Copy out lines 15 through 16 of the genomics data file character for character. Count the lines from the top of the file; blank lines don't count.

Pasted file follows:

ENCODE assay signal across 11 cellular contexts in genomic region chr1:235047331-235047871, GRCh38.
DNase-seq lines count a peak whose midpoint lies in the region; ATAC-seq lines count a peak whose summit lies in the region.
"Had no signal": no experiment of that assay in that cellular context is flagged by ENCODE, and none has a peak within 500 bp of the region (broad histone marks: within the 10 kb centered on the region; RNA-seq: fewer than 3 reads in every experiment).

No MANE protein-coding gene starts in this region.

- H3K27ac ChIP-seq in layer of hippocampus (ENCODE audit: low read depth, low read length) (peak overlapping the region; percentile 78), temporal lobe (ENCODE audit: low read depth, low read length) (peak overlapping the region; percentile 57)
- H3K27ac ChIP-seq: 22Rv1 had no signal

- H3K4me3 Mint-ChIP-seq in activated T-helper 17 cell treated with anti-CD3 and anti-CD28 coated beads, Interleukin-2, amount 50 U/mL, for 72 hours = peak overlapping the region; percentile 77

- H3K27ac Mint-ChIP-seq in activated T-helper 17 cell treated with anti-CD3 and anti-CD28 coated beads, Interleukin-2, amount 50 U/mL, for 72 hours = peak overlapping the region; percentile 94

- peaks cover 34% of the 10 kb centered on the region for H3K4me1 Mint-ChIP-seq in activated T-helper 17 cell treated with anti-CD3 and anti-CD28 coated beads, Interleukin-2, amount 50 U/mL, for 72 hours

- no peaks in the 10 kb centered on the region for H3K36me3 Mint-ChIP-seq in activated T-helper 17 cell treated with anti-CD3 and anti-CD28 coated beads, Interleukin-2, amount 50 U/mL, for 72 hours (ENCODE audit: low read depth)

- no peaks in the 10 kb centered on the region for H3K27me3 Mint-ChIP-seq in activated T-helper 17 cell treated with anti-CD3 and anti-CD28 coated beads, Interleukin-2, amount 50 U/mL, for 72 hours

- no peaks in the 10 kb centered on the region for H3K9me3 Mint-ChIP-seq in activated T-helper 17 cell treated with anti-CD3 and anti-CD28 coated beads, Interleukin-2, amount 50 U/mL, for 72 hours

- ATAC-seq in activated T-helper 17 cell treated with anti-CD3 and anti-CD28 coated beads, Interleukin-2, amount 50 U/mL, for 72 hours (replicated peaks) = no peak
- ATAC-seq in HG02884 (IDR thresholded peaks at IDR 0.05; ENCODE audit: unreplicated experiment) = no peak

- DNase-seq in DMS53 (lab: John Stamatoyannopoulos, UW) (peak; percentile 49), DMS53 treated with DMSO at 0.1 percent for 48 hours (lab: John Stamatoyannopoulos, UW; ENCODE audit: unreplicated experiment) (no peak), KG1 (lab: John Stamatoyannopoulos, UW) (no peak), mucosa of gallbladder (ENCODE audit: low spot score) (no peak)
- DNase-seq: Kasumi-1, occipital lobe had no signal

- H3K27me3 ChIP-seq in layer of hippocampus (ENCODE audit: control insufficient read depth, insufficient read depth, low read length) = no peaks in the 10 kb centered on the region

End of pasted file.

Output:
- DNase-seq in DMS53 (lab: John Stamatoyannopoulos, UW) (peak; percentile 49), DMS53 treated with DMSO at 0.1 percent for 48 hours (lab: John Stamatoyannopoulos, UW; ENCODE audit: unreplicated experiment) (no peak), KG1 (lab: John Stamatoyannopoulos, UW) (no peak), mucosa of gallbladder (ENCODE audit: low spot score) (no peak)
- DNase-seq: Kasumi-1, occipital lobe had no signal